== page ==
I just got back to SF. I’ve traveled around the world and I gotta say there is nothing more grotesque than walking down (almost all) of San Francisco. Why the heart of our city and surrounding environs has to be overrun by crazy, entitled, money-grubbing, startup hipsters I have no clue. Each time I pass by one, my love affair with SF dies a little.
The difference is in other cosmopolitan cities, this lower part of society keep to themselves. They sit in their parent’s basements, eat cheetos, program quietly, and generally stay out of your way unless you need a leash in League of Legends. They realize it’s a privilege to be in meatspace and view themselves as guests. And that’s okay.
In downtown SF these ironic-t-shirt-wearing lib(ertarian)tards multiply like tribbles, give you the evil eye (when they bother to look up from their iPhones), and act like they own the city — as if it’s their place of leisure, gluten-free, grass-fed restaurants, and Belgian craft microbreweries… In actuality it’s the live-work city for a hell lot more than a bunch of VC-funded beggars trying to make a business model around helping similar lowlifes securely send dick pics to one another. It’s a disgrace. I don’t feel safe planning out my next meal without having my eyes accosted by their shitty reviews on Yelp or nasty “tips” on FourSquare on whether or not the place accepts BitCoin.
You can preach compassion, equality, and be the biggest lover of humanity in the world, but there is an area of town for self-entitled worthless drains and an area of town for the people trying to actually get shit done without being secretly stalked by some dude wearing Google Glasses. There is nothing positive gained from having them so close to us with their hooded sweatshirts flaunting their fly-by-night social mobile gaming startup when their business is on the Internet and their money comes from Sand Hill. They can eat and “work” somewhere else. It’s a burden and a liability having them so close to us sucking up our LTE/3G bandwidth with their Instagrams of their latest bacon and truffle-oil infused lunch. Believe me, if they added the smallest iota of value I’d consider thinking different, but the young trust fund white male ordering a code monkey to make a website designed for other white 1%ers like them hasn’t made anyone else’s life better in a while.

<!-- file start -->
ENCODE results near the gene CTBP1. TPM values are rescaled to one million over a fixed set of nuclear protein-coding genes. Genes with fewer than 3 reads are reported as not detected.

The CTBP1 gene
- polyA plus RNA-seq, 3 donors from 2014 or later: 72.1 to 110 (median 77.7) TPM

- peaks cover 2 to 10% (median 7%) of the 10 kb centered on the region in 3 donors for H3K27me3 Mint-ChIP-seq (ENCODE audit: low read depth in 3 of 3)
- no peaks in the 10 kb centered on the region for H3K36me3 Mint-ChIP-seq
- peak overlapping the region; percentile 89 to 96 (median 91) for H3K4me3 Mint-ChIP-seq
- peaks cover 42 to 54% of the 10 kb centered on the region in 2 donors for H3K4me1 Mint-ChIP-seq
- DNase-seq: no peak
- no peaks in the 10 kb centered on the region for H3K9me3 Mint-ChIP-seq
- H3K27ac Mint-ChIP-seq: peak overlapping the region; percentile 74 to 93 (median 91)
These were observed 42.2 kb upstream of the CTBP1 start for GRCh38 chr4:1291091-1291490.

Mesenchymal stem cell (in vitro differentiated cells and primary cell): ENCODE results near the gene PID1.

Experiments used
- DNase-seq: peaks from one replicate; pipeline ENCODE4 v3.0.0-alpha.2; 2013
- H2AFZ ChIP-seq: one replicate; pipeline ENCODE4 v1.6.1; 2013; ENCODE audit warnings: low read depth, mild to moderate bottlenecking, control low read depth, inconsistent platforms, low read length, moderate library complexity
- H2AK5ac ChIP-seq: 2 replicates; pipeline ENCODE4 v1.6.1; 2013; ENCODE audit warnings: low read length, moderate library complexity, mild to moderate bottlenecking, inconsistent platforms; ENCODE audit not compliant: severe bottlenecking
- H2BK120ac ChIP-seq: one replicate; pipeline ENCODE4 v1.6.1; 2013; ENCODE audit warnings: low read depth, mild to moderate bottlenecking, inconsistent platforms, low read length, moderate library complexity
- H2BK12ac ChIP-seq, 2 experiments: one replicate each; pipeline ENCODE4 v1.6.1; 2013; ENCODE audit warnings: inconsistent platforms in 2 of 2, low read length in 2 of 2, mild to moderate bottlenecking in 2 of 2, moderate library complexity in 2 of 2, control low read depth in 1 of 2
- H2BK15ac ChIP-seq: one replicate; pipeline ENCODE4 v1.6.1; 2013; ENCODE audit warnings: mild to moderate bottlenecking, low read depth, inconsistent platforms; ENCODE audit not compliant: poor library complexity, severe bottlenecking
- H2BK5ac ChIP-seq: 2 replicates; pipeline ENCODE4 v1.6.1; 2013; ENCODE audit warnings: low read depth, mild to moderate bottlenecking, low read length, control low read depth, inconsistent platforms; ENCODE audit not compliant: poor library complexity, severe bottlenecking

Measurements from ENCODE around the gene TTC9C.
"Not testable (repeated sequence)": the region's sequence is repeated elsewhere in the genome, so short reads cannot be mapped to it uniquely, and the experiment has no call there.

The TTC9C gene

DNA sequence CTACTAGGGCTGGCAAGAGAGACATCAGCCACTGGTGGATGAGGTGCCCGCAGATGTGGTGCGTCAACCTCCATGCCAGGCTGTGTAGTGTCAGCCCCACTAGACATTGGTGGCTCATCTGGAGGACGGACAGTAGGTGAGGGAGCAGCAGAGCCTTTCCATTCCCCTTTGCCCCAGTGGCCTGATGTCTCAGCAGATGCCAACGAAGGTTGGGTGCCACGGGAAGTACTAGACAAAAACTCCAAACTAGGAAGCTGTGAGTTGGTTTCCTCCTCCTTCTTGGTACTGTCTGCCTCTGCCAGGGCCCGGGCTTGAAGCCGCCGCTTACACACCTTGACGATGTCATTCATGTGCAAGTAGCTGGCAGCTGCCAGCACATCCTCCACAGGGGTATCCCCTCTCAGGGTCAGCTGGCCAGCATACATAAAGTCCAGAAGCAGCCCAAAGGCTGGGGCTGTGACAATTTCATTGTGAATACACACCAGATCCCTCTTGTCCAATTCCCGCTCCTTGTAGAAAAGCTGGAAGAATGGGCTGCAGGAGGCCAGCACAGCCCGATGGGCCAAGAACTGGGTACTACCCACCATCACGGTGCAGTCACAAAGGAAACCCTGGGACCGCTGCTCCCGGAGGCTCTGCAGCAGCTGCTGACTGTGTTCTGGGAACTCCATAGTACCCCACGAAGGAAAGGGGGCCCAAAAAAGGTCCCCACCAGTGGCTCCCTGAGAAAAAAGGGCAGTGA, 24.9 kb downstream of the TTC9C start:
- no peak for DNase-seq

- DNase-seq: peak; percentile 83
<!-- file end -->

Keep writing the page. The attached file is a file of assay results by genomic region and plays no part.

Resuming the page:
The Habit Course: Create New Habits For Life
Reasons trouble having habits: - Losing Motivation: 40% - Life Gets In the Way: 29% - Too Difficult to stay on track 22%
Started Zen Habits 1 year after he started to do habits. Tried to quit smoking (7 times fail). Finished running.
Other things - wake earlier - lost weight - get rid of clutter
Then after that started writing ebooks and other blogs. Which came from creating habits.
Creating Good Habits Changed My Life Forever. Replicate habit success.
Received this yesterday:
So I’m thinking of starting a new web project and was wondering if I could seek your advice. My tendency is to use PHP since that’s what I know and have used most in the past. Though, after talking to a lot of folks (namely Googlers…go figure), I’ve been encouraged to instead choose Python. Seeing as you’re my favorite PHP Terrorist I was wondering if you have any specific thoughts on the subject.
I still need to write another article on Python, but the short answer is I think if it’s web, PHP is probably the better choice.
“PHP is the shortest point between two distances on the web.” —Me, tongue-tied at a talk
However there are some mitigating factors to consider: Python vs. PHP for web after the jump
The Retweet API is actually a set of five API functions, and, as per Twitter’s horrible documentation habit, they’re spread across one namespace (“statuses”) but two different classes: “timeline methods” and “status methods.”
As a San Franciscan, I just love this commercial Audi made for the Winter Games in 2010.
You can see the influence from the bouncy balls commercial.
(BTW, the way I embedded this video is with the new oEmbed support built into WordPress 2.9 development. You can just include the bare URL (or use a special shortcode).)
This iPhone application is amazing:
I remember growing up with Rubik’s cubes in grade school. In college, a friend showed me how he came up with his solution at my age simply by inventing algorithms to transpose any two corners or sides. I never managed to get past two rows myself—a shame to my alma mater no doubt.
It goes a long way to show the sort of person I am that as a kid I would love to “solve” cubes by cracking them open and putting it back together delta a single side piece which I would flip. I would then mix the cube up and put it back.
I guess you have to be a geek like me to get the humor in that one.